2.1 Limits of Interventions

Military interventions are costly endeavors. The Congressional Research Service calculated in 2014 the costs of the wars in Afghanistan and Iraq to amount to approximately $1.6 trillion (Congressional Research Service 2014). Harvard economist Linda Bilmes, however, estimated the true number to be between $4 and $6 trillion including long-term medical care, disability compensation for service members, veterans and families, military replenishment and social and economic costs in her accounting (Bilmes 2013). As a consequence of these wartime spending choices, the United States will face constraints in funding investments in personnel and diplomacy, research and development and new military initiatives, Bilmes forecasted. Moreover, the US defense budget has shrunken from $711 billion in 2011 to $596 billion in 2015 (SIPRI 2016). In times of financial crisis and austerity many European countries are in a similar situation.

In the past two decades several scholars have argued that Western societies have entered a post-heroic age. US strategic thinker Edward Luttwak was the first to popularize the term “post-heroic warfare” in 1995 (Luttwak 1995). He cited mainly sociological reasons for the decreasing enthusiasm for sacrifice in war. According to Luttwak, the average number of children per family has shrunken considerably in Western societies during the course of the twentieth century with the result that parents are increasingly wary of losing their children in war. Others, like Christopher Coker or Herfried Münkler, followed Luttwak’s claim pointing out that in the West the warrior ethos has been in decline in past decades (Münkler 2002, Coker 2002). Coker referred to the concept of “risk society” to explain why Western societies strive to avoid death or injury on the battlefield. Whatever reasons are given for the emergence of this post-heroic mentality, its proponents predict that it will create issues for Western war-making capabilities. This societal development not only makes military recruiting on an individual level harder, but also leads to a decreasing willingness to accept civil or military casualties. Research suggests that this casualty sensitivity differs according to the type of conflict and depends on the national interest understood to be at stake. It is stronger when the conflict is perceived as a “war of choice” and not as a “war of necessity”, which serves self-defense and national survival, by the population (Freedman 2006). If democratic publics perceive wars as unnecessary or in vain, casualties create more disapproval (Gelpi et al. 2005).[4]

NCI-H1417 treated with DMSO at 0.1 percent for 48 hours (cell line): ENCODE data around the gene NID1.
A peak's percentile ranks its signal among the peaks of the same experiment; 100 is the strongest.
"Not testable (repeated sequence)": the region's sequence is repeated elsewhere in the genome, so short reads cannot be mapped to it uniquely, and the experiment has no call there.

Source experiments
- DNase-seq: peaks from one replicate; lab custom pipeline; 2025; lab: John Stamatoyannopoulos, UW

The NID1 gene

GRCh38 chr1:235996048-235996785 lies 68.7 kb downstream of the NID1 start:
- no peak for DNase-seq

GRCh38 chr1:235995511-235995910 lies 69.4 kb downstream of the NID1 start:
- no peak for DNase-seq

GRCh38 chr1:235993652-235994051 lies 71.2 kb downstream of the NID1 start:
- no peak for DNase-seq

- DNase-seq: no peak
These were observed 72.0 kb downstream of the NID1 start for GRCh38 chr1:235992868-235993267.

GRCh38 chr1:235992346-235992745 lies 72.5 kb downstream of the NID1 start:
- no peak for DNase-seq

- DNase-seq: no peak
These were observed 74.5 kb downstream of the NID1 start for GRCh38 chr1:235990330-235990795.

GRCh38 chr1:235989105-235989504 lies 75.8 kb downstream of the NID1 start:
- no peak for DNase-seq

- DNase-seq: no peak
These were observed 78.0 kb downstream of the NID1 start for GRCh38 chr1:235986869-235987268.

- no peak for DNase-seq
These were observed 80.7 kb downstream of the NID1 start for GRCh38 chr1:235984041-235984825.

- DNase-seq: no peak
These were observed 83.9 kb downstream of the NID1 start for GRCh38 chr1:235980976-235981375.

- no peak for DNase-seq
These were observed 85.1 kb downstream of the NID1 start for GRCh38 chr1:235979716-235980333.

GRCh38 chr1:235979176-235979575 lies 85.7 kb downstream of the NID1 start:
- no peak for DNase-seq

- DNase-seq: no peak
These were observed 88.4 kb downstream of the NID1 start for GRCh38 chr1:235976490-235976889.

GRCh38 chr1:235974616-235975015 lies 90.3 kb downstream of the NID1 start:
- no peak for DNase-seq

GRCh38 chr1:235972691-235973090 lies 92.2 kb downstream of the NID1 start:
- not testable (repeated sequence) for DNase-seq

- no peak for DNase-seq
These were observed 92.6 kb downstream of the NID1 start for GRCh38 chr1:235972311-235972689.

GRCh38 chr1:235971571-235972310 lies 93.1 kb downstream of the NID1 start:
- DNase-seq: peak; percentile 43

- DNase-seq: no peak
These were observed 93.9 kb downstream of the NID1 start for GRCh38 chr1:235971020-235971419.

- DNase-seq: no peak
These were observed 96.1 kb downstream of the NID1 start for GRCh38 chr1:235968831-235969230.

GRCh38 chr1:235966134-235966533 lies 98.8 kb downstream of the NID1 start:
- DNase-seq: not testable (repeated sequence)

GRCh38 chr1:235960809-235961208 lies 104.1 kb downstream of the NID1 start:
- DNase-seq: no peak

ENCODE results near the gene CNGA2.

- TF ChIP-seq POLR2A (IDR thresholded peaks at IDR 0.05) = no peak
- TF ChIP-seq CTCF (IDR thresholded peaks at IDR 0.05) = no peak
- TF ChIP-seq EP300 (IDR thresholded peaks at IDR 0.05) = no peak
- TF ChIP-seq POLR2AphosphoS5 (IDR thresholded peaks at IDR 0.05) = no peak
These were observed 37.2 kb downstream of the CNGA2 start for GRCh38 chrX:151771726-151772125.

The political record of Western military interventions in the last two decades is at best mixed. The war in Afghanistan is perhaps the best example for disappointed expectations and disillusionment when it comes to ambitious peace- and state-building missions. While some Western politicians are still trying hard to frame the mission a success, many experts and the media are painting a much darker picture (e.g. Brummer 2011). The slowed troop withdrawal since 2014 due to the poor security situation in the country raises the question in the public what was bought with blood and treasure. In consequence of this, the political costs and risks for decision makers to opt for an intervention far away from home have considerably increased. Defense Secretary Robert Gates bluntly put it this way in his 2011 farewell address: “In my opinion, any future defense secretary who advises the president to again send a big American land army into Asia or into the Middle East or Africa should have his head examined” (New York Times 2011).

2.2 Characteristics of Future Missions

How will these financial, societal und political limitations affect coming interventions? How will Western intervention policies look like in the future? Of course developments like this may be hard to predict, given that unforeseeable events like the 9/11-attacks and the following “war on terror” significantly shaped Western intervention practices in the past. Nevertheless, military strategists and scholars claim that we are already witnessing consequences of the presented findings. They are debating them vividly and take them as a basis to formulate hypotheses about the near future of Western military interventions. The most prominent ones are presented below.


Western military interventions will be more selective and more obviously oriented towards the respective national interest than those in the past. Some fear this could lead to a drawback regarding world society, cosmopolitan or human rights considerations (Giegerich/Kümmel 2013: 14). This assumption has to be treated with caution though. The motives, interests and considerations which ultimately lead to a country’s decision to intervene are rarely transparent and often assessed controversially.

Size and Scope

Interventions will be less ambitious than in the past. Complex and costly state-, nation- and peacebuilding missions will become rare. US Strategists are increasingly calling for a reorientation of the country’s grand strategy. They stress that most comprehensive military interventions affect American security at best marginally and therefore fail a cost-benefit test (Friedman/Logan 2012: 180). In times of fiscal austerity, we are likely to witness shorter interventions with limited objectives and expectations.